Jim Stoppani’s Six-Week Shortcut To Shred Workout – Nutrition Overview – Bodybuilding.com

Jim Stoppani’s Six-Week Shortcut To Shred Workout – Nutrition Overview – Bodybuilding.com

November 2, 2019 100 By William Morgan


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When it comes to nutrition,
I rely heavily on the research
that’s been published
in journals and done
by scientists all
over the world.
But just because something’s
been discovered in the lab
does not mean that it’s
necessarily gonna carry over
into the real world.
So I test it on myself
and thousands of people
who follow my advice.
So with all that data, I’m able
to sort of bring it all together
into the best nutrition
advice that’s out there.
With the nutrition program
for “Shortcut to Shred,”
it’s all based on
macronutrients.
Getting the protein to
complement the recovery from
the training helps you to build
more strength and muscle.
That’s gonna keep you
also burning more body fat.
In the “Shortcut to Shred”
program, the macronutrients
are ranked protein first,
fat is actually second,
and then carbs come
in third place.
Protein is the most critical
macronutrient on the
“Shortcut to Shred” program
for the simple fact that muscle
is made out of protein.
So to build more muscle,
you need more protein.
Protein is also
critical for energy.
Amino acids, that protein
is broken down into,
are actually used by the
muscles as an energy source.
Plus, research shows that higher
protein diets that are lower in
carbohydrate actually work very
well for fat loss, especially
when we’re trying to
maintain or build lean muscle.
There’s a simple fact that it’s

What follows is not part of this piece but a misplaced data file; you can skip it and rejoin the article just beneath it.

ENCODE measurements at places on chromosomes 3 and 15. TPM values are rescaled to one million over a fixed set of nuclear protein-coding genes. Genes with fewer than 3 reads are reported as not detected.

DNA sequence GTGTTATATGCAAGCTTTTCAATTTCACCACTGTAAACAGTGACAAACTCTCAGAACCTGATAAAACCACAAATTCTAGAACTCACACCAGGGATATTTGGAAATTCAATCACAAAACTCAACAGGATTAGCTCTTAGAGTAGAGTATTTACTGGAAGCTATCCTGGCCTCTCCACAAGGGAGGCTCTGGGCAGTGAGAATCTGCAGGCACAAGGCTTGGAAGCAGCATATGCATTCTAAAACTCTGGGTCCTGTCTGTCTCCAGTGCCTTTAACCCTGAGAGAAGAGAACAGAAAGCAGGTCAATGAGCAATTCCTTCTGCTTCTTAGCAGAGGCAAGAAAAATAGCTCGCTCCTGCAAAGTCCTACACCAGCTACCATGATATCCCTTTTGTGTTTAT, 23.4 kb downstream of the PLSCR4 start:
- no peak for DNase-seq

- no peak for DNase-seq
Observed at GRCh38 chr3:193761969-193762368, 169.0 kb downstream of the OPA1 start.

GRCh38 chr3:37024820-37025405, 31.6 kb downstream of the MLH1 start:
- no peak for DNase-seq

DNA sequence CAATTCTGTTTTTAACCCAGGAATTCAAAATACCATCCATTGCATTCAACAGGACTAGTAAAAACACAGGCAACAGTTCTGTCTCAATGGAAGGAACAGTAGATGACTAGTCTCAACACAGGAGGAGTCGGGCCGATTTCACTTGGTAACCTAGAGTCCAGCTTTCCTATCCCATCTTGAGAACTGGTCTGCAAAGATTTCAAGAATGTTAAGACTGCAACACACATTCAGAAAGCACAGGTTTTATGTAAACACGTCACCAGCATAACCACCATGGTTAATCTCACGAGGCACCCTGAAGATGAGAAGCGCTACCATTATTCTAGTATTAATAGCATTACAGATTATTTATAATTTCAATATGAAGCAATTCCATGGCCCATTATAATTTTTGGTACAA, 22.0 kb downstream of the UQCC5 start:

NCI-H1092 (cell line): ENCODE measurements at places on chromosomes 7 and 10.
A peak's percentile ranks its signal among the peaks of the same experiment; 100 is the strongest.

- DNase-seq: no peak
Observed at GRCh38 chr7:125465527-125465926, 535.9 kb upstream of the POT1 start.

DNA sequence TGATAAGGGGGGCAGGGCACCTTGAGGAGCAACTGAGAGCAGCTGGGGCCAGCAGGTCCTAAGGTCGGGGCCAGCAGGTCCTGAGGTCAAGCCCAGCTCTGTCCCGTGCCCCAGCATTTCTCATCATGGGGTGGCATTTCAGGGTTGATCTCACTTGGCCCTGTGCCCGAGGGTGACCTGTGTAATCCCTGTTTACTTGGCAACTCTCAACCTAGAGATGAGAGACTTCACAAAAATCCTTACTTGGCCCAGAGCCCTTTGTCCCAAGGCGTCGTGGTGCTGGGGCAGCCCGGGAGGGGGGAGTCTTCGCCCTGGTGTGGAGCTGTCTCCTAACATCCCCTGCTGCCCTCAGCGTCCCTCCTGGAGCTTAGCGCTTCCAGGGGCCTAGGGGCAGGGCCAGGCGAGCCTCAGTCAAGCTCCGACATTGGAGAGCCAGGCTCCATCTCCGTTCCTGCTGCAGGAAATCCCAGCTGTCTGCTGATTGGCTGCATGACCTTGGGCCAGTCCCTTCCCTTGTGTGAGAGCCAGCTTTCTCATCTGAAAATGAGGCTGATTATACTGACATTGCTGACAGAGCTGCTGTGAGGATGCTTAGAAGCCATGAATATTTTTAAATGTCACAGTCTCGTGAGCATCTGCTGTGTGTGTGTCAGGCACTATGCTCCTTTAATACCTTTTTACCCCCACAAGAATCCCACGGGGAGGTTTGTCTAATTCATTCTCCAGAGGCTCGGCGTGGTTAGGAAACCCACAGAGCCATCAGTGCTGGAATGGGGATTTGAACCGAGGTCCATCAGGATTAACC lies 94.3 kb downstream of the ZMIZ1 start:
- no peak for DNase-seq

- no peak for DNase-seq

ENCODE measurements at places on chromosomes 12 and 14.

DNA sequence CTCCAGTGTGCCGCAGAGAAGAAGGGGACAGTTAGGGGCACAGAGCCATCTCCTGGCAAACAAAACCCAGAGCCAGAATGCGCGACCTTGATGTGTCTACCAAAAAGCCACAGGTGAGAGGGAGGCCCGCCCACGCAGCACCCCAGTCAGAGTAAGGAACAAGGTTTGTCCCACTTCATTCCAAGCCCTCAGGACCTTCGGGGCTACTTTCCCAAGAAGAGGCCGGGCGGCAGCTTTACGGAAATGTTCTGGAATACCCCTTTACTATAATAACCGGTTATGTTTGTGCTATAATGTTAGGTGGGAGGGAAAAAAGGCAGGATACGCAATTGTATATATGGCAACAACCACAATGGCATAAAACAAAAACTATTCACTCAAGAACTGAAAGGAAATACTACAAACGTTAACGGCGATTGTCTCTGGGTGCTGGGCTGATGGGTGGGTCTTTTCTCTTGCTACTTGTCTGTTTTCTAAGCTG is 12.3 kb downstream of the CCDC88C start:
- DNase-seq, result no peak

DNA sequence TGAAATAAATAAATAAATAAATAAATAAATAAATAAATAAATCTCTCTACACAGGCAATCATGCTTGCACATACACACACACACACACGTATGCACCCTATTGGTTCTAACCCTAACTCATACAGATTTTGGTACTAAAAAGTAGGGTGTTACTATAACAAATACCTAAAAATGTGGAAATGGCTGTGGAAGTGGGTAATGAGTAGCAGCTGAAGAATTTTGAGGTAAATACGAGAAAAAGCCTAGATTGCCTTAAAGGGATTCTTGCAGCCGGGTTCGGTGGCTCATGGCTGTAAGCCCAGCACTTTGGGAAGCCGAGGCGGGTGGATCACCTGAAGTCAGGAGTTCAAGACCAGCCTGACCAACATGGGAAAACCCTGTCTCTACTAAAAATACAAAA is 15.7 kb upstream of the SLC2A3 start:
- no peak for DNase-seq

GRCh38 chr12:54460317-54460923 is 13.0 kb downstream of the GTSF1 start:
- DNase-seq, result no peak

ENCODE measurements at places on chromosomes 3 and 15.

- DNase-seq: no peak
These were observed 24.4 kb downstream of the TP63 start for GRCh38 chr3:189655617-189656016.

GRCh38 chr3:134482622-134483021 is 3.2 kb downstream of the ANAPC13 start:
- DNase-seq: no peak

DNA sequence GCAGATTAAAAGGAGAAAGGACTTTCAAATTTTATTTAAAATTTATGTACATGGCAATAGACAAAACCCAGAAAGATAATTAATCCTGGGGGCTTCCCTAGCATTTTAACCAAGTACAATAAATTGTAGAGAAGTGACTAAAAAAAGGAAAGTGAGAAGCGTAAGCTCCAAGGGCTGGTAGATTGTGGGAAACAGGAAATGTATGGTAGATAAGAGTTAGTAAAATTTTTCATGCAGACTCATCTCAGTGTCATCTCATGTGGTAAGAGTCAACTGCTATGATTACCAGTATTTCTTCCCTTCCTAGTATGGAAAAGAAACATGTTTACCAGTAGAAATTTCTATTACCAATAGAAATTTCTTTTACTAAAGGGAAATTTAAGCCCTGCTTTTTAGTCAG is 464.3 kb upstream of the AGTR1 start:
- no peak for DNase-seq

very difficult for the body to
take protein and then
convert it into body fat.
It’s not impossible, but out
of the three macronutrients,
your body has to work much
harder to take protein
and convert that into body fat.
It’s gonna either go to build
muscle or be used as energy,
especially when you’re
eating fewer calories.
So focusing on protein is a home
run as far as dropping body fat
and building
muscle and strength.
The protein sources that you
want to focus on during
the “Shortcut to Shred” program
are your lean cuts of meat,
like top sirloin, flank steak.
Those are very
lean sources of beef.
You can even get ground
beef that’s 97% lean.
Anything 95% and
above lean is great.
Obviously chicken breasts,
but even chicken thighs.
People think, “Oh, the
dark meat, that’s so fatty.”
It does have a bit more fat
than a chicken breast,
the white meat, but it’s not
gonna ruin your program.
It’s a small
amount of extra fat.
Same thing with
turkey or any poultry.
Fish is always a great source,
and we have both lean fish,
like halibut, sole, and then we
have fatty fish like salmon.
Obviously eggs, eggs are a very
high-quality protein source,
and then we also have dairy.
Dairy is a very critical
protein source on the
“Shortcut to Shred” program
and any of my diets,
because of the simple fact
that dairy has been shown
to be critical for
building muscle,
and it’s because it’s
composed of the two main
proteins, whey and casein, which
complement each other nicely for
promoting muscle growth.
So how much protein do you
need to consume while you’re
following “Shortcut to Shred”?
Research shows that anyone who
is training intensely need at
least 1 gram of protein per
pound of body weight, at least.
There is research showing that
going as high as 1 and a half
grams of protein per pound of
body weight was very effective
for promoting muscle growth
and strength gains, and that’s
basically what you’re gonna be
eating when you’re following
the “Shortcut to
Shred” program.
Now, that’s not just
what’s been shown the work
in the research studies.
That’s actually what I found
with thousands and thousands and
thousands of people eating
these higher protein diets while
following my programs.